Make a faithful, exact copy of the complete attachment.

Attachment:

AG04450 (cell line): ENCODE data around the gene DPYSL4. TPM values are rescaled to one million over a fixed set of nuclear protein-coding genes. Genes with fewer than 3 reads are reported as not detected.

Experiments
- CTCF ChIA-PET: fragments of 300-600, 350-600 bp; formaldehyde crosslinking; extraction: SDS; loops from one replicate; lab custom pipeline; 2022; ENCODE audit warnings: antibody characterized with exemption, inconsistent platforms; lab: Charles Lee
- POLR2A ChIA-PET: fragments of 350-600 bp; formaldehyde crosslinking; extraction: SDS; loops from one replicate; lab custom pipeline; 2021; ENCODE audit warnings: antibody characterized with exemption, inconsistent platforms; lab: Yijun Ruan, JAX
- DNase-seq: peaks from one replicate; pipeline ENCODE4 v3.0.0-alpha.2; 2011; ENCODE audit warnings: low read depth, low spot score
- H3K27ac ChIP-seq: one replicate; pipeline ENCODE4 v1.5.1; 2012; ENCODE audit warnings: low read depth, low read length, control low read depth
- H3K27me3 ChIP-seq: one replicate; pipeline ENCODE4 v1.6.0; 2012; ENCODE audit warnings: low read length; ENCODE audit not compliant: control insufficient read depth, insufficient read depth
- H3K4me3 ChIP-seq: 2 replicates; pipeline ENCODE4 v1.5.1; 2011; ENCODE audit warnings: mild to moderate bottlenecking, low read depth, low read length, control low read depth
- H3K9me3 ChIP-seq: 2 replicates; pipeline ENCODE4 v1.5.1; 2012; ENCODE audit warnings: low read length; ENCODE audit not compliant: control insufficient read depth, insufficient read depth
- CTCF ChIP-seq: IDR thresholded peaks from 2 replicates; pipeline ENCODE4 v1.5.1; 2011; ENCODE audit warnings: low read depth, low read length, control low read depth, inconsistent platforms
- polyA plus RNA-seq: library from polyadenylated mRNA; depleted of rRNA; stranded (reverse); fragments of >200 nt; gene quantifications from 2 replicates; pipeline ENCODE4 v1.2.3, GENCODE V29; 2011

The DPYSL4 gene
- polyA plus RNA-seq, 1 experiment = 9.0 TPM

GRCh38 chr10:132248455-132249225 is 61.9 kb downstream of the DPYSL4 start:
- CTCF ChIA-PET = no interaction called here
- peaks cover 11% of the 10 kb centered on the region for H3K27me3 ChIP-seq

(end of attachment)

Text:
AG04450 (cell line): ENCODE data around the gene DPYSL4. TPM values are rescaled to one million over a fixed set of nuclear protein-coding genes. Genes with fewer than 3 reads are reported as not detected.

Experiments
- CTCF ChIA-PET: fragments of 300-600, 350-600 bp; formaldehyde crosslinking; extraction: SDS; loops from one replicate; lab custom pipeline; 2022; ENCODE audit warnings: antibody characterized with exemption, inconsistent platforms; lab: Charles Lee
- POLR2A ChIA-PET: fragments of 350-600 bp; formaldehyde crosslinking; extraction: SDS; loops from one replicate; lab custom pipeline; 2021; ENCODE audit warnings: antibody characterized with exemption, inconsistent platforms; lab: Yijun Ruan, JAX
- DNase-seq: peaks from one replicate; pipeline ENCODE4 v3.0.0-alpha.2; 2011; ENCODE audit warnings: low read depth, low spot score
- H3K27ac ChIP-seq: one replicate; pipeline ENCODE4 v1.5.1; 2012; ENCODE audit warnings: low read depth, low read length, control low read depth
- H3K27me3 ChIP-seq: one replicate; pipeline ENCODE4 v1.6.0; 2012; ENCODE audit warnings: low read length; ENCODE audit not compliant: control insufficient read depth, insufficient read depth
- H3K4me3 ChIP-seq: 2 replicates; pipeline ENCODE4 v1.5.1; 2011; ENCODE audit warnings: mild to moderate bottlenecking, low read depth, low read length, control low read depth
- H3K9me3 ChIP-seq: 2 replicates; pipeline ENCODE4 v1.5.1; 2012; ENCODE audit warnings: low read length; ENCODE audit not compliant: control insufficient read depth, insufficient read depth
- CTCF ChIP-seq: IDR thresholded peaks from 2 replicates; pipeline ENCODE4 v1.5.1; 2011; ENCODE audit warnings: low read depth, low read length, control low read depth, inconsistent platforms
- polyA plus RNA-seq: library from polyadenylated mRNA; depleted of rRNA; stranded (reverse); fragments of >200 nt; gene quantifications from 2 replicates; pipeline ENCODE4 v1.2.3, GENCODE V29; 2011

The DPYSL4 gene
- polyA plus RNA-seq, 1 experiment = 9.0 TPM

GRCh38 chr10:132248455-132249225 is 61.9 kb downstream of the DPYSL4 start:
- CTCF ChIA-PET = no interaction called here
- peaks cover 11% of the 10 kb centered on the region for H3K27me3 ChIP-seq